It’s Saturday morning, and the Gauteng summer heat is unrelenting. I wait with a friend under a tree as we keep making turns to the nearby shop that, strangely, doesn’t sell much. I settled for chocolate Topper biscuits and an energy drink for my friend. Soon enough, two Tembisa Red Devils Pantsula dance group members pull up to take us three streets away from the “main” road to the hall they practise in. They’re who we’ve been waiting for.
I gather from the chatter that these guys were out dancing the previous night. “One of our oldest clients called us for a gig last night. We’re tired and, as you can tell, hungry too,” says Solly Phahlamohlaka, one of the oldest in the group and superintends it. There’s familiar banter between the group, which now is about eight guys huddled up to eat. As you can imagine, they eat like a family. There is no cutlery, you dig into the chips with your hands, break a piece of bread and throw it into the mouth. It would be fascinating if I didn’t know much about the township, or rather, hadn’t grown up in one. The camaraderie, this brotherhood, reminds me of a culture I know too well. Their “uniform” reminds me of some school pride and community spirit. It’s a statement. Pantsula fashion has always been an important marker of identity and resistance. It has particular elements like the Dickies trousers, Converse All-Star sneakers and a cap with a small brim hat. You can recognise it anywhere.
The inception of the crew is a classic township boys’ story. Trying to make sure you make something out of your life? Occupy your time. Find something to do. And that was the of the nine young high school boys who, fast forward more than ten years later, have gained both national and international acclaim. As we get into what, why, when Frans Makhubela, informally known as ‘Pantsupantsu’ lets me know that their performance the night before was a great start to the year.
Competition is everywhere, and it is no stranger to the art of dance, before the white flag. Solly and Fras used to be “rivals”, and I use that word loosely, looking at the brotherhood they’ve now formed. Eventually, as all things eventually came to fall into place, the duo decided it would be viable and smarter to join forces. Nine is the magic number, and, as one realises, time is a thief. Now four from the initial group are still waving the flag. There have been many faces that have joined the dance crew and many who gave up along the way. “This art form requires passion,” says Solly. “A lot of the other guys that joined the group with us left because when we were starting, we didn’t have that many clients. Luckily, we had Johannes Happy Mkhonza, the Chairperson of Santaco Gauteng and Ivory Park Taxi Association, who developed a liking for us and has been assisting with transport whenever we have a gig nationally.” I imagine a man with that social status can pull a few strings.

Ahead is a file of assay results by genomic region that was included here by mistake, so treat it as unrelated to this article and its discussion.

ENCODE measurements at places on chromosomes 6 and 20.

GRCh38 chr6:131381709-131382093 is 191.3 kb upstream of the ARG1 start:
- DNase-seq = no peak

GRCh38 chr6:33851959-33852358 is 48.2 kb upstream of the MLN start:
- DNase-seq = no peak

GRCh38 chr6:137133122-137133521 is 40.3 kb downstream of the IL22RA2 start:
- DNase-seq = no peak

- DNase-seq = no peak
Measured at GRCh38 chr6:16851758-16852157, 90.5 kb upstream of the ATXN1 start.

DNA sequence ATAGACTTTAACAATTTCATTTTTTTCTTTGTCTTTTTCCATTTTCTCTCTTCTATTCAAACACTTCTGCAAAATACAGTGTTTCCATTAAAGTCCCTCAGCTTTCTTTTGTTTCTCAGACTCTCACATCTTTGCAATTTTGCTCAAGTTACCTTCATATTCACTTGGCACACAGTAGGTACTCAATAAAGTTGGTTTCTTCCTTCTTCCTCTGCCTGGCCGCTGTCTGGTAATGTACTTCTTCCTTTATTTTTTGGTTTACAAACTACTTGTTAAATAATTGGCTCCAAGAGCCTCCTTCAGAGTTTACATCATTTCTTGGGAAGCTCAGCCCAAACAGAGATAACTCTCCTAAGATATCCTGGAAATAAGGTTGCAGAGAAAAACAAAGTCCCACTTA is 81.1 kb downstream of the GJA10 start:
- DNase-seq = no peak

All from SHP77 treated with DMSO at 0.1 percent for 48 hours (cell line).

Vusumuzi Dhlamini, aka Magolide, teases competition within the group. “It was a healthy competition. We all wanted to be great dancers, so we always tried to be the best amongst ourselves.” This competition is, in other ways, made possible by the group’s faith. Most, if not all, of the crew members, believe in God. Before every show, prayer leads the way. If you factor in their background, you will understand why praying makes sense.
There’s an emphasis on how they grew. With many South African townships, poverty and single parent households are the norm. The older members of the group had to, at some point, consider other means of making money and putting food on the table. Put this into perspective and ask yourself; how does one follow their passion on the backdrop of being raised in an underprivileged township? Well, it’s the single promise of following and chasing the things that make your heart sing, right? Dancing, as Solly and Frans agree, is a clean hustle. You don’t bother anyone and you listen to your feet. There is no time to spend wallowing when you should be in practice.
How does ikeja fit in, I ask. It was coincidental – the Tembisa Red Devils Pantsula dance group know how to leverage their talent and social media for familiar surprises. And it is a perfect relationship. Dance, talent, ikeja and coincidence are like the four-leaf clover: a symbol of faith, hope, love and luck. Isn’t that what the dance group is ignited by?
By the time we stop talking, the sun is peeking over the trees. And as someone who understands the unwritten rules of coming into someone else’s home, there’s no doubt I have to live by their rules. We go our separate ways at our last amen.